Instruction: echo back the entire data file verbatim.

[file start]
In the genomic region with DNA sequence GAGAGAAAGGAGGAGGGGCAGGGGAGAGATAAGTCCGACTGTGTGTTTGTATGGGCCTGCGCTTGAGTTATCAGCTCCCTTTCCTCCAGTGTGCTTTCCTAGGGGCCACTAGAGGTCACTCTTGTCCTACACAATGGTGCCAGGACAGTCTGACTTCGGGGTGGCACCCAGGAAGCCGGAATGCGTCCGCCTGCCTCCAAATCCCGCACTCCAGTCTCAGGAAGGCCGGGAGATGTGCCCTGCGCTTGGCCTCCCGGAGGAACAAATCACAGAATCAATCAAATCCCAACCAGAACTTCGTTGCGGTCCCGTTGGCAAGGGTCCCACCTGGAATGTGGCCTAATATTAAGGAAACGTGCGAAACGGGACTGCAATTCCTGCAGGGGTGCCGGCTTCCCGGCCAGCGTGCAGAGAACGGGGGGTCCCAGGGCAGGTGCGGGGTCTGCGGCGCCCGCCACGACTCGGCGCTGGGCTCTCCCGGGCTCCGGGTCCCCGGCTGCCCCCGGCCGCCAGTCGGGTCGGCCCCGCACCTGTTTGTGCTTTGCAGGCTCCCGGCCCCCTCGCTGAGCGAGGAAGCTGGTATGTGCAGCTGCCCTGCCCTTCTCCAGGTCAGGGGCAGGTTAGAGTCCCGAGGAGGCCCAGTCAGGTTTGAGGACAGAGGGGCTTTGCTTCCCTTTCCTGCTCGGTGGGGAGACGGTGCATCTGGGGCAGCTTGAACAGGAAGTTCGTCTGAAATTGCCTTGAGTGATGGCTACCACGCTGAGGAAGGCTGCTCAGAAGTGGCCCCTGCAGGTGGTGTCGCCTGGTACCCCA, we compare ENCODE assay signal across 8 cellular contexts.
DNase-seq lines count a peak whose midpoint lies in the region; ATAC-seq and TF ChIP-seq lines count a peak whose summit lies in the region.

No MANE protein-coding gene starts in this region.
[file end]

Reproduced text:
In the genomic region with DNA sequence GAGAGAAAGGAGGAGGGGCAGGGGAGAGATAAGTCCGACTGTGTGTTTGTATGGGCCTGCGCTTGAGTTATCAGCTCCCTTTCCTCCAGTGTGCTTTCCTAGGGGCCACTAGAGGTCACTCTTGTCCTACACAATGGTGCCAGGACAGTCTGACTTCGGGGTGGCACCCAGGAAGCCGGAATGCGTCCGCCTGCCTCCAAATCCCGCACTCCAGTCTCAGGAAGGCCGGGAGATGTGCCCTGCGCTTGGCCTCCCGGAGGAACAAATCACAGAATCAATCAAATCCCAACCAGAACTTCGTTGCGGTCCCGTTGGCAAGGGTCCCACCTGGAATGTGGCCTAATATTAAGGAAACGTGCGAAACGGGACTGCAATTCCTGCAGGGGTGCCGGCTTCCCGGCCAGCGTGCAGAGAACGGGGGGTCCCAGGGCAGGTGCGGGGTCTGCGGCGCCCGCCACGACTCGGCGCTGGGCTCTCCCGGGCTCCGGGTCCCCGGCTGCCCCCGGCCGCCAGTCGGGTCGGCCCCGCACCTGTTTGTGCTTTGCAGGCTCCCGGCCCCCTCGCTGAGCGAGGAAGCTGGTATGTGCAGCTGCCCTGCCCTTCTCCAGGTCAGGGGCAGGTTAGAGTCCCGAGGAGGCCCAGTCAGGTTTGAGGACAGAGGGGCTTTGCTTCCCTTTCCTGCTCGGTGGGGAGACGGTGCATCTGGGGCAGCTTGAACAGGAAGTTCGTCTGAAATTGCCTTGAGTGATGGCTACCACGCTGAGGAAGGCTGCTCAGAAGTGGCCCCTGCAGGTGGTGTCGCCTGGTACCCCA, we compare ENCODE assay signal across 8 cellular contexts.
DNase-seq lines count a peak whose midpoint lies in the region; ATAC-seq and TF ChIP-seq lines count a peak whose summit lies in the region.

No MANE protein-coding gene starts in this region.